Last edited: Sep 23, 2002
  5. Ground Master

    Ground Master Junior Member
    Messages: 22

    I just can't see how you can make money at 50 bucks an hour. But, I know of guys that bid between 50 to 65 an hour. I think they are just trying to keep themselves busy in the winter.

    I've been doing only snow blowing and shoveling for years.
    My route may take me 6 hours on an average storm yet I will bill $360.00. This is with 1 -8 horse blower and a decent shovel doing driveways and sidewalks.

    I've been contemplating getting into plowing for years, but heck I'm not keen about getting up at midnight to start plowing. I have figured that I need to charge at least 95 an hour to make it worth my time. I figure there is only so much plowing one can do in a day and you may as well get the most you can. Then the more I think about it my rate climbs to 120 an hour.

    I think you should charge alot more and work less hours. You may get a reputation for being pricey, but I'll bet you'll enjoy plowing more and will be able to handle the big storms better. just my 2 cents.

    Messages: 81

    Here in Chicago I think the rates might be a little higher.If I'm not making a $125.00 per hour I won't touch it. Maybe it's just me.
  7. chtucker

    chtucker Senior Member
    Messages: 618

    So more math

    I am figuring on a gross of $20,000 for the season

    $20,000/$125 an hour = 160 hr for the season

    $20,000/$50 an hour = 400 hr for the season

    Obviously, I have to work ALOT harder for that 20k, but do you get 160hrs of plowing in a season?

    What does anyone gross per season per a standard 8-9' plow truck?

    Annual snowfalls for what seems to be a majority of the posters

    BUFFALO, NY 92.5
    ERIE, PA. 88
    HARTFORD, CT 48.9
    CHICAGO,IL 38.9

    Period of Record Monthly Climate Summary
    Period of Record : 7/ 1/1976 to 12/31/2001
    Jan Feb Mar Apr May Jun Jul Aug Sep Oct Nov Dec Annual
    Average Max. Temperature (F) 30.6 33.7 38.7 44.7 55.9 66.8 71.1 69.1 62.3 51.2 37.6 30.9 49.4
    Average Min. Temperature (F) 2.4 4.2 10.1 17.8 26.5 32.6 37.3 36.9 30.8 22.2 11.3 3.1 19.6
    Average Total Precipitation (in.) 0.75 0.91 0.96 1.07 0.68 0.90 1.79 1.95 0.99 0.73 0.82 0.81 12.37
    Average Total SnowFall (in.) 18.7 19.2 22.8 26.9 8.7 2.2 0.2 0.0 2.3 10.5 20.1 18.6 150.1
    Average Snow Depth (in.) 10 13 13 6 1 0 0 0 0 0 3 7 4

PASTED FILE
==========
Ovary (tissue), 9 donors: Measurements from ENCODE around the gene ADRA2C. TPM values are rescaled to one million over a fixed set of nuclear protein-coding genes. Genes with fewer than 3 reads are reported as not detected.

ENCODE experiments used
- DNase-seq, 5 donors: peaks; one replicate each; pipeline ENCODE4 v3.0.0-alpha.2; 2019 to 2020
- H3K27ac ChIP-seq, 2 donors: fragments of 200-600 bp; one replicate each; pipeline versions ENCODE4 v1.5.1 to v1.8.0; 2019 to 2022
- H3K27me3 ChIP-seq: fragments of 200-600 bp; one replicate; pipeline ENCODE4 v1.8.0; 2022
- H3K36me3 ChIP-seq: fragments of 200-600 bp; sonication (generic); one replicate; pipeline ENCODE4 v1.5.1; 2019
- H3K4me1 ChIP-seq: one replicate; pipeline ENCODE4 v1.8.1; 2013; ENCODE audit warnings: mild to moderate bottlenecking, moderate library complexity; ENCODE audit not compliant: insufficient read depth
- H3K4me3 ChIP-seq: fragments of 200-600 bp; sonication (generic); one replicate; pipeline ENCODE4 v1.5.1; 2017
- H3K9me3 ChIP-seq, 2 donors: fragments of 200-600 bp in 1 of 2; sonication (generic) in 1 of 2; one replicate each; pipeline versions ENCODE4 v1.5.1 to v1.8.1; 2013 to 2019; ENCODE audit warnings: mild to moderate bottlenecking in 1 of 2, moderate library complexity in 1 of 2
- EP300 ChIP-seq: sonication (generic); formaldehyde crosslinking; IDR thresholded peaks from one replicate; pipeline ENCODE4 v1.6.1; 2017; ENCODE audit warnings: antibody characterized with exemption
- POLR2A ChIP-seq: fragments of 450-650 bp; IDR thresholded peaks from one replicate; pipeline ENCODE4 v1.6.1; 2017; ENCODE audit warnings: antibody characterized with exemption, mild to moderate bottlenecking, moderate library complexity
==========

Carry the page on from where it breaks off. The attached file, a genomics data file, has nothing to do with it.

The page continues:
150 inches per year for a 25 year average. I know that the above is confusing. But it shows that certain months work to my favor an certain months are hard work. I am also stating to all my clients that prices reflect cloud seeding this winter which is typically raises snowfall amounts 10-20 percent.

    When I was talking volume in my previous post I was more refering to length of season and snow events.

    $50hr is worst case scenario, if it snows heavy EVERY month for the 8months of my contracts

    I am certainly not trying to argue, I am bouncing ideas off everyones noodle. There is one fellow from Aspen, who I wish would chime in (Aspen is close by geographically, but is A WORLD apart economically)

    I hope this all makes sense! Thanks for your help.

  8. John Allin

    John Allin PlowSite.com Addict
    Messages: 1,327

    Erie is 88" at the lakeshore.... 260" average at Interstate 90 (3 miles inland from the lake)....
  9. chtucker

    chtucker Senior Member
    Messages: 618

    Thanks John for adding that... I just found this map.

    I guess I should have said that $50 is what I bid them at, just a worst case...

    150 inches per year / 3" per storm = 50 plowable events

    8 hours for each storm * 50 = 400 hours

    20,000 / 400 hours = $50 hour

    More likely situation:

    150 inches per year / 6" per storm = 25 storms

    6 hours per storm * 25 storms = 150 hours

    20,000 / 150 hours = 133 per hour

    This goes back to how the HECK do I estimate this, I took worst case scenario and felt I could be profitable at that level. Now If the winter works in my favor, I will do much better obviously.

    Am I making sense or betting my head?

    Last edited: Sep 24, 2002